Diary of Charles Francis Adams, volume 4

Thursday. 21st. CFA Thursday. 21st. CFA
Thursday. 21st.

Fine morning. Indeed I do not know that in the course of the year we enjoy much pleasanter weather than this day. I remained quietly at home. And was occupied all my time in reading over attentively the work of Mr. Vaughan. I find that it is much easier for me to write down as I go along, so that I have given up my former scheme as long as I am engaged upon the first draught. After that, as I find my mind is certainly clearer in the morning, I believe I shall take that exclusively for writing.

I now see how much I lose in Boston from my habits of life. The morning, by far to me the most effective portion of the day, is there totally wasted in trifles. Cut up by piecemeal in odd jobs and profitless reading even when I do read. As I live here, on the contrary, it seems to me to be productive at least of a little benefit to myself and consequently of self-satisfaction. I take exercise of an agreeable kind 318in the Garden, and am on the whole, at present free from any particular anxiety. For all this I am grateful. Quiet evening.

Friday. 22d. CFA Friday. 22d. CFA
Friday. 22d.

A beautiful day. I remained at home again all day, and in the morning began a fair draught of my remarks after going through with the material parts of Mr. Vaughan’s book. I accomplished nearly five pages which I think I materially improved. And the passage of time was hardly perceptible to me.

My mother and Wife went into Boston in the Afternoon, but I concluded to remain. My Afternoon’s work did not however satisfy me quite as well as the morning. I read the Preface to Fox’s Historical Work,1 with which I was on the whole quite pleased. I also went down to the Wharf below Mr. Greenleaf’s and took a Salt-Water bath. The first this Season. The water was exceedingly pleasant. And I enjoyed myself much more than I had anticipated. The practice of moderate bathing, I believe to be one of the most wholesome possible.

Evening at home, all our evenings are peculiarly cold for the Season.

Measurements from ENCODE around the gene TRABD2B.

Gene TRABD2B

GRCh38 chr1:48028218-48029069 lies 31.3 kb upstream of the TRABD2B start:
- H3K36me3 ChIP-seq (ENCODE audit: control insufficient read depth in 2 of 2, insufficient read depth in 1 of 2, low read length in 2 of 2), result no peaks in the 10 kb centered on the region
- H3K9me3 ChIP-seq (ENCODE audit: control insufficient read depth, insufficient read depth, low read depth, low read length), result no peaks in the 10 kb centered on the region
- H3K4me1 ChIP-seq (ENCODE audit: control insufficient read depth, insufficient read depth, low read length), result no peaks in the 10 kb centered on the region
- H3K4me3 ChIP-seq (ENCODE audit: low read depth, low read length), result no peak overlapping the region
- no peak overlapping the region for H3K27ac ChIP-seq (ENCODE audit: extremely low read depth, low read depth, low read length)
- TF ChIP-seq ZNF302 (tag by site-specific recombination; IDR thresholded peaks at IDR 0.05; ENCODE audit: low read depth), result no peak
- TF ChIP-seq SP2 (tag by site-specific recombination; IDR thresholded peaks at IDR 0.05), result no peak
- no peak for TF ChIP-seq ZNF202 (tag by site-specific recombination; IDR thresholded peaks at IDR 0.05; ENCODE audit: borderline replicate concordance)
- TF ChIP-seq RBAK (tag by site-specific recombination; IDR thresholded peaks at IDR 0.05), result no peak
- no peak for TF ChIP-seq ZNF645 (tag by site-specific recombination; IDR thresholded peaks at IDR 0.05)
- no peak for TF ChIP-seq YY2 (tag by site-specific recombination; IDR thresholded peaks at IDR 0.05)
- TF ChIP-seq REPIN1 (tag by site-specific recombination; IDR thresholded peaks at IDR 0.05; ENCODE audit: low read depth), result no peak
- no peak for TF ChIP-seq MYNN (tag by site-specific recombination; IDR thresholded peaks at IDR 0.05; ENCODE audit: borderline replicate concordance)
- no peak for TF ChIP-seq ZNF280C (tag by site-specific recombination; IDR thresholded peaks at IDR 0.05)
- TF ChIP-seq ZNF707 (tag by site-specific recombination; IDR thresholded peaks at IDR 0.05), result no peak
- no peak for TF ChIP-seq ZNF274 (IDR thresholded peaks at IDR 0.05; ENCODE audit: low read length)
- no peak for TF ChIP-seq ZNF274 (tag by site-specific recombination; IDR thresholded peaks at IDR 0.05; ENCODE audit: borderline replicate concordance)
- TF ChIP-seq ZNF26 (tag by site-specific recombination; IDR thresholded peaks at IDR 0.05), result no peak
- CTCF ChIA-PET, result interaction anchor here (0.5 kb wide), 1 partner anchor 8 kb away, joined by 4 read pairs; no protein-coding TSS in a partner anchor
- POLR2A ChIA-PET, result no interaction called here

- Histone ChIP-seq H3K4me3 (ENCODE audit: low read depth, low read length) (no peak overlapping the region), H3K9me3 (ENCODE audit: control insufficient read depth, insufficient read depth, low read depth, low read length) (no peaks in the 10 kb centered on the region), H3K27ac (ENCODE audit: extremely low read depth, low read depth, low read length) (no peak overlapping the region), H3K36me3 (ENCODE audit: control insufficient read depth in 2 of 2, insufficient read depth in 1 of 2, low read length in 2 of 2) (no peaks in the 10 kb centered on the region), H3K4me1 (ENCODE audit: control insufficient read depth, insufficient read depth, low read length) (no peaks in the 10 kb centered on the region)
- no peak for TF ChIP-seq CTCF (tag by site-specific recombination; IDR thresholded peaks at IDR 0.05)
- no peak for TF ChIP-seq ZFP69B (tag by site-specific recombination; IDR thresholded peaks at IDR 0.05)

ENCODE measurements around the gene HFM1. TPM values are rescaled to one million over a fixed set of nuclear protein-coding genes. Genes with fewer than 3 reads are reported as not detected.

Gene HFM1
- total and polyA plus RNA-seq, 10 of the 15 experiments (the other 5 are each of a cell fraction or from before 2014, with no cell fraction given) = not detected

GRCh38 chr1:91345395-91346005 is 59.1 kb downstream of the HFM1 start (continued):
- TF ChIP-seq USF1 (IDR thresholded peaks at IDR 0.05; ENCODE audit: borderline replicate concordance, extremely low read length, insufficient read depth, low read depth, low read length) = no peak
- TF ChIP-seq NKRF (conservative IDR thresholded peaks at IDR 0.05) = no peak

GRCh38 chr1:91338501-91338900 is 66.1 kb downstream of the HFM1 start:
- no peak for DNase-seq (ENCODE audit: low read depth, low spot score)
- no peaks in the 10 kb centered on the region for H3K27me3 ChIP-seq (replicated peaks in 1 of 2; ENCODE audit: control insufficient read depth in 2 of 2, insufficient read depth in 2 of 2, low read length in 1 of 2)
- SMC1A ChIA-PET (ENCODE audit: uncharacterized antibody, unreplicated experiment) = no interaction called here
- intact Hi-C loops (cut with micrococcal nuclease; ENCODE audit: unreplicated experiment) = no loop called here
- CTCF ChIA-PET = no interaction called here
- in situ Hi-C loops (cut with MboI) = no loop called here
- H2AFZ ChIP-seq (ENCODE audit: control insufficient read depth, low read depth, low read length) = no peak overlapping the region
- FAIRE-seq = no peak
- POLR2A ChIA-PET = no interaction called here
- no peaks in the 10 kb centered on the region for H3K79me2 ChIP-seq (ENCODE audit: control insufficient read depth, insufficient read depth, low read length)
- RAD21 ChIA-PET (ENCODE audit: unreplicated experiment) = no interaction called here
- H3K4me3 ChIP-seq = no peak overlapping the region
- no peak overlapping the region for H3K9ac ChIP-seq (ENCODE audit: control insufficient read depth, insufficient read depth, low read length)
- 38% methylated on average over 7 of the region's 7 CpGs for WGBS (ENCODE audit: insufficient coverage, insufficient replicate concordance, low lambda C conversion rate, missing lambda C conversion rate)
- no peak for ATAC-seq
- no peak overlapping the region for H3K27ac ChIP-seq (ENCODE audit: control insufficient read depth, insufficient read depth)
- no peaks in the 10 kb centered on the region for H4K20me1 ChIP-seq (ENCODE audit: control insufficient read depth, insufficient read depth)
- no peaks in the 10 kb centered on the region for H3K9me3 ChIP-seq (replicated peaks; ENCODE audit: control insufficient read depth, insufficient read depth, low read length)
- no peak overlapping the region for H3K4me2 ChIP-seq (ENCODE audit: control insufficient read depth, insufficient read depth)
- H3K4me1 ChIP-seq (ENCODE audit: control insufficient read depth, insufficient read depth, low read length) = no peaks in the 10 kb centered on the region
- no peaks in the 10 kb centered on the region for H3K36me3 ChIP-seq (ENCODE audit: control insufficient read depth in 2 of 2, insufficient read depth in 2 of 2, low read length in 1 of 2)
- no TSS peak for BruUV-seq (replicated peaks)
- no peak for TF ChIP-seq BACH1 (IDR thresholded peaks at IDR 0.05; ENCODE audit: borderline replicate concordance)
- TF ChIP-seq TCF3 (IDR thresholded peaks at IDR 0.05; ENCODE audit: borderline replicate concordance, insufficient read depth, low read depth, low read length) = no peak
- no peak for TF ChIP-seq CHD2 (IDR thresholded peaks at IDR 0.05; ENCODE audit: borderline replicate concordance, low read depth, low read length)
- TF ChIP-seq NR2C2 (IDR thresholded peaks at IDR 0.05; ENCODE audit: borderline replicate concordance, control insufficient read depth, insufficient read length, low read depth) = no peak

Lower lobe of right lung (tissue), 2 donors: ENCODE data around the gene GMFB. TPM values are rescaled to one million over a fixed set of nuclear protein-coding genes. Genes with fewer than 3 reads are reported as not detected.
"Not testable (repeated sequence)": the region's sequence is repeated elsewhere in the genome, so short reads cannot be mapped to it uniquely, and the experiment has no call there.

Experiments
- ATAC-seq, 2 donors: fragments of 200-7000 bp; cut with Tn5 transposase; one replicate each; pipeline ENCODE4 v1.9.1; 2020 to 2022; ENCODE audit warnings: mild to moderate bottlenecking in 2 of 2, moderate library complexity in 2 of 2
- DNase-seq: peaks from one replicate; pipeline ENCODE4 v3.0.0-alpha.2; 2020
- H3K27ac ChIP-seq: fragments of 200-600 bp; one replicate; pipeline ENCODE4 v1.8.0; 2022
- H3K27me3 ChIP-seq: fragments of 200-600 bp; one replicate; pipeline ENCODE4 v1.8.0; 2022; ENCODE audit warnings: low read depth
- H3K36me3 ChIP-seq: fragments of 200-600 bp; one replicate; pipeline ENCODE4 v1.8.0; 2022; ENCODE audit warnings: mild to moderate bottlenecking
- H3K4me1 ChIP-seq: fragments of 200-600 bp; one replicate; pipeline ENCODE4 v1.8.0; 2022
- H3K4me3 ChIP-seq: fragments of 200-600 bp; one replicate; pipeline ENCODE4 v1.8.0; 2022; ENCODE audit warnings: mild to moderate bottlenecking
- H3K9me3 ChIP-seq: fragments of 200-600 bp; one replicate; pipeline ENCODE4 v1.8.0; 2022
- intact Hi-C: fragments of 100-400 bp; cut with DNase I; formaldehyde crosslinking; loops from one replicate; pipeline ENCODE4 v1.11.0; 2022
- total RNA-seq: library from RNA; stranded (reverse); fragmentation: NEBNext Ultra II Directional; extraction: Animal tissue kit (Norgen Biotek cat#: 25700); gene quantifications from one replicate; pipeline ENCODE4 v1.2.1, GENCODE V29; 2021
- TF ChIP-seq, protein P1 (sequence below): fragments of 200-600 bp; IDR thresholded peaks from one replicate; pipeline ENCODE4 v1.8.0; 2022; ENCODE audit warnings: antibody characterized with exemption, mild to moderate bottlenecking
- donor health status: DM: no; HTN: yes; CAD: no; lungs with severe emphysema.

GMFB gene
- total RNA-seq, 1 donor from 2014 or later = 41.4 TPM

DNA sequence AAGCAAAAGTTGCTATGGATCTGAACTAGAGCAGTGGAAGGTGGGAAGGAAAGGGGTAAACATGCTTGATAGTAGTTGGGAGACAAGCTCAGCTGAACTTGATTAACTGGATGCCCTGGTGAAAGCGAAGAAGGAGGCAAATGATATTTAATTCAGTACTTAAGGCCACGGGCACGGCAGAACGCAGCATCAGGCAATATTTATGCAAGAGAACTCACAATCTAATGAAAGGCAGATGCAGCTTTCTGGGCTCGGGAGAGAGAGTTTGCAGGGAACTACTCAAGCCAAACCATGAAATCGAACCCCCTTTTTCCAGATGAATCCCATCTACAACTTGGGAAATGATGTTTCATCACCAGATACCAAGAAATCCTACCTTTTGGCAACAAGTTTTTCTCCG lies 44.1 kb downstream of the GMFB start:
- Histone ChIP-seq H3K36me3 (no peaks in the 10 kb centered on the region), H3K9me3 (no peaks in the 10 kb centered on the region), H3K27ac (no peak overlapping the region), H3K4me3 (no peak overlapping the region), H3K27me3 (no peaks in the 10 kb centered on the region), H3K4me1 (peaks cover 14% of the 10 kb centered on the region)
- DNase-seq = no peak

CFA’s bookplate is in two editions now at MQA of Charles James Fox’s History of the Early Part of the Reign of James II, both published in 1808, one at London and one at Philadelphia.

Saturday. 23d. CFA Saturday. 23d. CFA
Saturday. 23d.

Fine day. I went to town, and passed my time as usual in Commissions and lounging. Took up a volume of Gibbon but found that I had so lost the connection of his book as to make it difficult to pursue, and not interesting. I therefore passed an hour at the Athenaeum, reading the Newspapers, and the Documents added to the Bank Report.1 The Alarm about the Cholera seems to be subsiding.

Returned to Quincy and on the whole passed rather an idle Afternoon. I wrote a little upon my Essay, imagining it on the whole to be better to employ myself in some manner upon it, than to lose all my ideas upon the subject. After tea, I went down to the Water and took a bath. It was warm enough, but there being no wind the weeds came up and made the surface appear stagnant. Evening quiet at home.


The allusion is probably to the supplementary report of the minority of the Bank Committee which contains extensive documentation; it was printed in the Daily National Intelligencer, 18 May, p. 2–3.

Sunday. 24th. CFA Sunday. 24th. CFA
Sunday. 24th.

Very cool with an Easterly wind. I was engaged in writing almost all day, excepting when going to Meeting. Mr. Ripley of Boston 319preached in the morning upon the immutability of religion. In the afternoon I was less attentive. Mr. Ripley is a good writer and a sensible man, but I am not much of an admirer of his Sermons. His manner makes them tedious. When he wishes to be solemn he becomes only slow, without adding a particle to the animation of his language. I often think, I could do better, but who can tell until he is tried.

Miss Smith dined with us, and Mr. Degrand called in the afternoon and took tea. He had little news of any kind to propose. Some farther notice of the Cholera which seems to be spreading along the St. Lawrence gradually. It is singular that it keeps water tracks, and would seem to sustain the doctrine of contagion. But whether contagion or not is of minor consequence so long as the mortality is great.

I walked up and passed an hour at Mrs. Adams’ in the evening. She is dull and unhappy, and I could not console her. Called at Mr. Miller’s but they were not at home.